Choosing gifts for teens doesn't have to be a guessing game

THEY WANT WHAT?

November 29, 1992|By Elizabeth Large

What do you want for Christmas?

Alex, age 16: A distortion pedal

What's that?

What's Santa Claus going to bring you?

Lisa, age 13: Caboodles

What are those?

What do you want for the holidays?

Aaron, age 14: Dr. Martens

Who's that?

Well, you get the idea. Nobody said finding holiday gifts for teen-agers -- ones they really want -- was easy.

No, that's not quite true. In one sense, teen-agers are easier than anyone: No other group is so happy to receive just plain cash. And if that seems a little cold to you, you can always give a gift certificate. Buy it at your kid's favorite mall (available in the management office) for use in any store there.

"Clothes are teen-agers' biggest 'want,' " says Janice Biele, manager of sales and marketing at White Marsh. "And they like to choose their own. It's really evident the day after Christmas. The kids have a blast."

Of course, if you're hip enough to know what stores your teen-agers love, you can get gift certificates at individual shops -- a music store, for instance, so they can pick out a favorite CD.

Another possibility is an entertainment gift book from a movie theater, for both tickets and concessions. If you buy a gift book from a chain, the certificates can be used in any of its theaters.

But some of us like to have something more substantial to wrap. Chancy as it is, we want to find the Perfect Gift: something that will delight our kids, something they didn't realize how much they wanted until they got it, or something they really wanted and didn't know you knew. For those daring shoppers, here are some rules of thumb and a few suggestions that will point you in the right direction.

Rule of Thumb 1: If you think it's too old/sophisticated/hip/outrageous for them, it's probably the perfect gift. (This is a particularly good rule if you aren't the parent.)

Rule of Thumb 2: Go to the stores teen-agers frequent: Express, Merry-Go-Round, Reach the Beach, Accessory Lady, Stikky Fingers, practically any place that sells athletic shoes, music stores. Which leads to . . .

Rule of Thumb 3: You probably aren't going to know what those stores are and which ones your kids like or what to do when you get there, so get advice from their best friends.

Here are some specific suggestions from area malls -- they must be the experts, given the fact that teen-agers and malls are inseparable:

The hottest new brand of clothing is Cross Colors, according to Carla Stern, marketing director of Hunt Valley Mall. Deep, vivid colors are used throughout the line, which appeals to both sexes. Merry-Go-Round has Cross Colors jeans for $60 and T-shirts for $20. And you can't get any hotter than ornamental vests to wear with jeans; they start at $49 at the Limited.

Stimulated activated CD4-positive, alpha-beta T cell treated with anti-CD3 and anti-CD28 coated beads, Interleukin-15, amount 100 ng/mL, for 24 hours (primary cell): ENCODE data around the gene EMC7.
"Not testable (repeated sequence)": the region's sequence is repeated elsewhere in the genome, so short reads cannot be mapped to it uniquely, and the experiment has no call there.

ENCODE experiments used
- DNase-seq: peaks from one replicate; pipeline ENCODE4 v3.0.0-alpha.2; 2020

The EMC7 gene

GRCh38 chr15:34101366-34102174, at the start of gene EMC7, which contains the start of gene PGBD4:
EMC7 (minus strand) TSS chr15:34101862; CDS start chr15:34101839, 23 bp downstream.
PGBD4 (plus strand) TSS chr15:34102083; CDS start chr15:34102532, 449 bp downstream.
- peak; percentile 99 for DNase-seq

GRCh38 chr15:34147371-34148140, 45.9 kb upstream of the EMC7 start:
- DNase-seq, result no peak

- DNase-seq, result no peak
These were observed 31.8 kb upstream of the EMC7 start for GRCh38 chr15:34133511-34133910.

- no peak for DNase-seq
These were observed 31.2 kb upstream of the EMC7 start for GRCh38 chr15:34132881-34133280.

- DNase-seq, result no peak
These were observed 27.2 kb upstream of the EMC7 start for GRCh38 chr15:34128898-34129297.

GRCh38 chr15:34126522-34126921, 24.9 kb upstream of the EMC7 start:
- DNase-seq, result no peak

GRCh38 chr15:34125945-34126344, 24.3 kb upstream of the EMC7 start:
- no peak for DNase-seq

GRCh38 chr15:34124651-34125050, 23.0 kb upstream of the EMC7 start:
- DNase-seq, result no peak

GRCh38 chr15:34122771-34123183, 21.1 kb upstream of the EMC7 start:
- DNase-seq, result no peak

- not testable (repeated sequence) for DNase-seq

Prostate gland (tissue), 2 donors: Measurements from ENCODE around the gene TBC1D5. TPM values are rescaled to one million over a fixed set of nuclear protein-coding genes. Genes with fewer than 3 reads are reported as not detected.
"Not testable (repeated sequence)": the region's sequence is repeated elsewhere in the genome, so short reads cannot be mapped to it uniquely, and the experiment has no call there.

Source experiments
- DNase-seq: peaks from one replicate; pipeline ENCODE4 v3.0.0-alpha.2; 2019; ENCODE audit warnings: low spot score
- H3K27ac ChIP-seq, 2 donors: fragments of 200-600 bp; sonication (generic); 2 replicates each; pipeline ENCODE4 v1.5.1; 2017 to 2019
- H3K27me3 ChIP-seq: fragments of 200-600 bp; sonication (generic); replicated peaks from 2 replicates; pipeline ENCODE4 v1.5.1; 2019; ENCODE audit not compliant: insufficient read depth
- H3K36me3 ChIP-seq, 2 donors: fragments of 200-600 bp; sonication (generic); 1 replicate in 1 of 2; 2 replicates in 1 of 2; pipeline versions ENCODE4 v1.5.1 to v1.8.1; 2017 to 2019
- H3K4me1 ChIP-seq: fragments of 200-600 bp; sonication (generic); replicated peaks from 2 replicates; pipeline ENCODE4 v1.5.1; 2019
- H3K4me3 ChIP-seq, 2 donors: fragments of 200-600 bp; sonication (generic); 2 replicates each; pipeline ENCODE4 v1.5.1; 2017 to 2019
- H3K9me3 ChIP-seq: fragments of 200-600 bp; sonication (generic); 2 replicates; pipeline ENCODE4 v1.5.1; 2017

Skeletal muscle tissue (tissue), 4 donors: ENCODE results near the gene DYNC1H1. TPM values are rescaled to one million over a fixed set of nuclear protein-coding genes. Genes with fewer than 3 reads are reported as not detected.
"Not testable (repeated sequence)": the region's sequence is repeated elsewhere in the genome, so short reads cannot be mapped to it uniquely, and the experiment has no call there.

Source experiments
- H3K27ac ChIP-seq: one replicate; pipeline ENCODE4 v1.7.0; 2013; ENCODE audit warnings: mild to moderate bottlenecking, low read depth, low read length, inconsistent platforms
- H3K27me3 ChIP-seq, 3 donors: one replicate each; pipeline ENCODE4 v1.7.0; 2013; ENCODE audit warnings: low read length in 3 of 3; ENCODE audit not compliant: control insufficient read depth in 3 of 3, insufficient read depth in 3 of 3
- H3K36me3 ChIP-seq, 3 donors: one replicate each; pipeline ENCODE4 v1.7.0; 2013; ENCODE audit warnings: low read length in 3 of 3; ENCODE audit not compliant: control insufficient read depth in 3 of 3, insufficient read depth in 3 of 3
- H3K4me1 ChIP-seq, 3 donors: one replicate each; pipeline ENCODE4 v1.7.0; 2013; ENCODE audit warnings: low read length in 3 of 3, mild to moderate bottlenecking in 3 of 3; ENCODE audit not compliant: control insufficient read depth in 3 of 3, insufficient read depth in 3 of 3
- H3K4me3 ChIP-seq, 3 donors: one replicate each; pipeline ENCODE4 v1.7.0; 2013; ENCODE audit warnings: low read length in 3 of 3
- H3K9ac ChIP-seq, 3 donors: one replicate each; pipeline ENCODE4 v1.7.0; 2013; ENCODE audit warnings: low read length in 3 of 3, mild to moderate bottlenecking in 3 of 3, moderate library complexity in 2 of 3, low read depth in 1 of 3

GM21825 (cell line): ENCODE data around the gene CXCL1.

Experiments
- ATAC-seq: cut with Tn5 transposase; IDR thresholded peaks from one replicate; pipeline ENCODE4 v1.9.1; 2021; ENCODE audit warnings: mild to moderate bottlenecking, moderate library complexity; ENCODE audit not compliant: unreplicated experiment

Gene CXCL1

Harmattan in the Light Street Pavilion of Harborplace has scarves, belts, ties and bags in the traditional African kente cloth for $20-$25. Teen-agers love the ethnic look, the bright colors and the patterns.

You'll find Romnee Western boots -- multicolored or plain -- for $120 at Nine West in Owings Mills Mall. The Western look is hot this fall.

Amaryllis in the Gallery sells New Age necklaces like the harmony ball (created by ancient Druids as meditative devices) or crystals (each stone means something different) on black silk cords. Prices range from $16 to $40.

Jazzy wristwatches in different shapes, colors and sizes are big with teen-agers. Sometimes they'll wear two or three. All watches at the Watch Out watch cart, Sam Smith Market, Harborplace, are $15.

Teen-agers planning to travel this spring or summer will love the Traventure Travel Pack ($185) at Eastern Mountain Sports at Towson Town Center. This versatile pack has an internal frame and can be used as either a backpack or a suitcase.

Crabtree & Evelyn at Owings Mills has a new teen perfume called Savannah. It's a light scent, and comes in smaller sizes with lower prices ($4 to $6) than the adult perfumes.

Perfume oils come in dozens of scents, but at the Body Shop in Harborplace three fruit ones are most popular with teen-agers: mango, fuzzy peach and strawberry. You can bring the bottle back for a refill to help the environment. Cost is around $4 a half ounce.

Immortalize your teen with a glamour photo from Be Dazzled in Marley Station Mall. The staff will make her look like a movie star or model with new makeup and hairdo, then snap a great picture. Prices start at $25.

For the right teen-ager, his or her own weight-training equipment would be an excellent gift. Sears at Hunt Valley carries a good selection, up to and including Universal machines for $130.

The Edge in Owings Mills Mall sells a neon telephone for $50- $100. There may be a teen-ager out there who doesn't want to own his own phone, but I haven't met him.

Speaking of neon, Spencer Gifts at Marley Station uses it in its Live Art ($130) -- posters with neon running through them so they look three-dimensional.

Baltimore Sun Articles
|
|
|
Please note the green-lined linked article text has been applied commercially without any involvement from our newsroom editors, reporters or any other editorial staff.